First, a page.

I’ve been watching The Godfather Triology. Awesome series. It’s my type of storyline. It’s about this alpha male, Don Corleone, an Italian immigrant living in America, who he built a formidable dynasty of ‘diplomatic’ mafias. And he dealt crime in a justifiable manner, many a times using his men and guns to fight for justice for the oppressed. And running the gambling business. I’m on part three now.
But what intrigues me the most about the series is how these gangsters had an admirable reverence for their families. Their families were their all. They would kill to defend them. They loved them endlessly. Something else I admired was how they never talked business at the dining table, they honoured family time, greatly.
Their wives loved and cherished them. Their children and grandkids looked up to them. Don Corleone, The Godfather himself, was the epitome of what a family man should be. And he passed that same culture to his sons.
I have many fond sentimental thoughts and beautiful childhood memories of my father (God bless him). He is a great pillar of strength in my manhood and I look up to him as a role model in many ways, especially for his undivided devotion for family. There is this one time him, myself and Mum travelled from Nakuru to Nairobi. I was around 5 years old or thereabout. He held me throughout the bus ride. I slept on his chest till we got to Nairobi.
The warmth of a father’s embrace was engrained in my mind and lives on twenty years later. I’m most fortunate to have experienced that as I understand, sadly, not many people have fond memories of their Dads.
Why do I share this though?
Our couple friends, Sammy and Vee did something humbling this past weekend. They gave Reina and I, the role of godparents over their adorable son, Darell. For some reason, they found it fit to do so. Gracias.
To be honest, I’ve never had a godfather myself. Meaning, I have little knowledge of what is expected of me. But if I put together my general knowledge and hours invested in watching The Godfather series, I have a clue about what’s expected of me.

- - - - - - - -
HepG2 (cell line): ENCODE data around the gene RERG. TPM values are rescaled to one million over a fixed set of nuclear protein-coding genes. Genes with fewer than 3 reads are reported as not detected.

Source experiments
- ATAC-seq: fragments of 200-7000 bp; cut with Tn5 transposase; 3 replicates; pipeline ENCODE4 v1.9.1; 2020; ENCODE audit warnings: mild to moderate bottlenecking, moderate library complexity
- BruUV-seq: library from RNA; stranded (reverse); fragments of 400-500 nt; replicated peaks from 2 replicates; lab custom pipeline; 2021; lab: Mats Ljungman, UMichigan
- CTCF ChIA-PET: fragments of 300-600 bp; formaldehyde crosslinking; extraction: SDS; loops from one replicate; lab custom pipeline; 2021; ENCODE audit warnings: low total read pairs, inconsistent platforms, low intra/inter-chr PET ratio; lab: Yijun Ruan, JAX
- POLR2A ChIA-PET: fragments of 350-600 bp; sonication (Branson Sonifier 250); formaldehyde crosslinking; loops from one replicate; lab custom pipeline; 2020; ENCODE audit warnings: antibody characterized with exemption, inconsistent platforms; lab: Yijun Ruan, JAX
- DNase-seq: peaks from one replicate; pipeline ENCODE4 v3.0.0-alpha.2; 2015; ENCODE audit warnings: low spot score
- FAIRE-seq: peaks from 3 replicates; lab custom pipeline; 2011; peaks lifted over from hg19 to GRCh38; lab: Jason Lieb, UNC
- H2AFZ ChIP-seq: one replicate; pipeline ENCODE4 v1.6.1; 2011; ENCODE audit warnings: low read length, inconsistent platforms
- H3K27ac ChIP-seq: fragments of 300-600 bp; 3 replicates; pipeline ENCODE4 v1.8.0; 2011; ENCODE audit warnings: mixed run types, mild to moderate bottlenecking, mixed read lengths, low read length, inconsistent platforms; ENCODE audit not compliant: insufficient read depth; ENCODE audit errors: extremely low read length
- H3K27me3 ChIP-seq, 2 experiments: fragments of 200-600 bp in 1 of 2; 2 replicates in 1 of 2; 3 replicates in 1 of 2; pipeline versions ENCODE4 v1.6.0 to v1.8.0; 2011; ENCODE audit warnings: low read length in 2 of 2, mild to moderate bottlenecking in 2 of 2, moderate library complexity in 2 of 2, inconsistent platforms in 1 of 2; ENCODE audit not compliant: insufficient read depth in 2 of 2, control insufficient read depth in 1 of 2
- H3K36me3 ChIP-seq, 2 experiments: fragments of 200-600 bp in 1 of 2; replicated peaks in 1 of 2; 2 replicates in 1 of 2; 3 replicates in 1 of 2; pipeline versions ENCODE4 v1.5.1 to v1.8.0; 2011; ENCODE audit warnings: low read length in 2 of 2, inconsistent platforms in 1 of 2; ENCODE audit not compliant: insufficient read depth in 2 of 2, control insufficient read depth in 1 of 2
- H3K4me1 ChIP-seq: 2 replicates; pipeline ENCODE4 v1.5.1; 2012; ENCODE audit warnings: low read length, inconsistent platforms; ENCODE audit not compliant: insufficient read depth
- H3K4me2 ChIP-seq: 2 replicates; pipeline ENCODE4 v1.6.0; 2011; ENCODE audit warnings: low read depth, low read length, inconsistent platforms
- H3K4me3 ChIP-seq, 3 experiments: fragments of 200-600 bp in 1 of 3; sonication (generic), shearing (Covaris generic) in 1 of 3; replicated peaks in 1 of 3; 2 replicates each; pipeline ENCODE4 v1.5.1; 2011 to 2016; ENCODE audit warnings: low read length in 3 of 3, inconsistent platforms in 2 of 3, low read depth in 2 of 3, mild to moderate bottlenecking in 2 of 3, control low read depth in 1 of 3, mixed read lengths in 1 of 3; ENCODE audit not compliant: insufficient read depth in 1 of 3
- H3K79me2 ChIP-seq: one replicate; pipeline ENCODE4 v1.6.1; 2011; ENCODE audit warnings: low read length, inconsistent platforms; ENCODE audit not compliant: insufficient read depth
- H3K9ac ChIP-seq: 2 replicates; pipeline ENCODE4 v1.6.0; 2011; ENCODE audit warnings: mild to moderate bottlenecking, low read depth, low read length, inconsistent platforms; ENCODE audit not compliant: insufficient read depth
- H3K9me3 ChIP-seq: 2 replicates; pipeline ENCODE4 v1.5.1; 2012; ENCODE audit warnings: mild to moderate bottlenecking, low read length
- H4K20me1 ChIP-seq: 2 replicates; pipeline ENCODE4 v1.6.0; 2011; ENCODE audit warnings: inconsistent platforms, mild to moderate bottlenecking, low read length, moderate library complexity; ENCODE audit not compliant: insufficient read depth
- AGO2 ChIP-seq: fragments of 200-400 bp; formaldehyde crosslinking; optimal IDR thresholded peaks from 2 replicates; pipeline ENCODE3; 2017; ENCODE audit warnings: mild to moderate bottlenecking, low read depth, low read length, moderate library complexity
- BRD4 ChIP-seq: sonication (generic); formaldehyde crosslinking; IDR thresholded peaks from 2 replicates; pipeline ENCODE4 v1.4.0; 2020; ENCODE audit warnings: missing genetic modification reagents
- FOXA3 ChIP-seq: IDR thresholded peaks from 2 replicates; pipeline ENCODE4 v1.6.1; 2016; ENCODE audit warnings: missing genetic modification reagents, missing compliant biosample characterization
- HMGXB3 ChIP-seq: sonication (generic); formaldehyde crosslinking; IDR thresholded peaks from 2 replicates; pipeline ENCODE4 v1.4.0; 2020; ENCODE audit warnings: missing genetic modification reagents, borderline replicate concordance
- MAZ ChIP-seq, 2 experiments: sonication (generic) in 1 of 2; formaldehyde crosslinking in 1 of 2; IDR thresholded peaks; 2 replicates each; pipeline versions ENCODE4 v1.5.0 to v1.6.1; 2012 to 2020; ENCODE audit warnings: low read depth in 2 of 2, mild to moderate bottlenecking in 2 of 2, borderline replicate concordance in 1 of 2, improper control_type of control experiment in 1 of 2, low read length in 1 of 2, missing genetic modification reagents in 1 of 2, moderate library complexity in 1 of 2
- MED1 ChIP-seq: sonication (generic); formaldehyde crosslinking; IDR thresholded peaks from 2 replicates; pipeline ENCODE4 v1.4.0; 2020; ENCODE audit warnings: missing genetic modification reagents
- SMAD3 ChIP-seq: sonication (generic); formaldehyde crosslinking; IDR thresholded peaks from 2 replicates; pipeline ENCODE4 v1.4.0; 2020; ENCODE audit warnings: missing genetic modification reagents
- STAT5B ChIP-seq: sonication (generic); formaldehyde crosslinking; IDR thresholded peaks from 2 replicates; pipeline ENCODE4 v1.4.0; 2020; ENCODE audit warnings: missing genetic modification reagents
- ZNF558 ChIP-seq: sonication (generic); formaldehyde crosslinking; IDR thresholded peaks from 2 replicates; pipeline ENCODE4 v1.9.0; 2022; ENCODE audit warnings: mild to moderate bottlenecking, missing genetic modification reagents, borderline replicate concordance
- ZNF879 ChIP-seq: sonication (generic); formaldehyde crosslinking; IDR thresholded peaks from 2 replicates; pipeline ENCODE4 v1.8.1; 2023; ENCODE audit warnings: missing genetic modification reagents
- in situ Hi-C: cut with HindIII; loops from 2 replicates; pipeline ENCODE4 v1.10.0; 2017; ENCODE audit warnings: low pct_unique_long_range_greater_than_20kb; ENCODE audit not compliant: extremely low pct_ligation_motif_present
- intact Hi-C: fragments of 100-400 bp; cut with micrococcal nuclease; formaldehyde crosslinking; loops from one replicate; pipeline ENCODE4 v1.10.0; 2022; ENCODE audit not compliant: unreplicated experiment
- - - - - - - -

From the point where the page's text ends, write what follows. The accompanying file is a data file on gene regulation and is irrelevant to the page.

Plainly put, I’m expected to love. Because a father is called to love his own with everything he has.
He’s also called to teach, to protect, to provide, to be present in the lives of his loved ones and mostly to forge their destiny. I once heard a preacher say, that “Father” is the only name, God Almighty shares with a human being. That in itself speaks volumes.
I really like Darell. He’s reserved, mysterious and as calm and serene as a lake in the morning. Now he’s learning to walk. Sometimes he’ll make all these funny sounds, then look at you and smile. A million dollar smile.
On Monday, Vee said to me, “Muindi, Darell needs to go to the clinic on Thursday. You and Sammy should take him.” I said yes. That’s her idea of getting me to hit the ground running with my new role.
So on Thursday morning, Sammy and I, after having breakfast and Reina helping us pack the kid’s bag, we left for the hospital. You got to admire that Sammy – the freelance uber graphic designer and Mc – mostly does the clinic visits when his wife’s at work. He says that he does it proudly because he’s not a single bit ashamed of tending to his son. I held the bag in my hand and we walked out, Darell strapped on his father’s chest with the baby carrier.
This being my first time, I was excited to see how it goes. I noticed several ladies staring at us, mostly Sammy as we walked. One stranger, a lady, was so excited not to withhold her comment and she said, “That’s nice,” pointing her finger at Darell. She looked thoroughly impressed.
‘Thank you,’ Sammy responded. He later told me that he gets a lot of that. Not many people imagine that a father can take time off his busy schedule to take his son to the clinic. Ideally, it’s considered the mother’s role.
I remember Reina saying to us as we left the house, ‘you guys should take a selfie. This is so cool.’
When we got to the hospital, Darell had fallen asleep. Sammy needed to check in first so I held Darell and sat in the lobby waiting. There were all these kids with their Mums. Happy kids, sad kids, kids with long hair, some with short, one particular one who kept smiling shyly at me. All of them were too cute. You see the faces of their Mums and you feel a little bit of the weight of being in their shoes and it makes you gain more respect for parenting.
But even in the lobby, Sammy and I were unicorns. Not many men were seen in the vicinity. One Mum said to the other as we walked into the doctor’s room, ‘huyo ni wa Baba.’ Referring to Darell as; ‘son of the father.’ If there is one thing I took home from that whole experience, was the need and intentionality to be an involved father in the lives of my kids.
It pays to be actively present in their lives and even more so, to build a strong bond between you two. When Darell started groaning and getting stubborn at some point, Sammy knew just what he needed to calm him down. He pulled out a video from the movie Sing, a performance that had Darell sit still listening.
I’ll be honest, I look forward to having kids of my own. I want them to have those big cute eyes Reina has. And I’m glad to be a father in practice as Darrell’s Godfather.
It’s a role I don’t take lightly.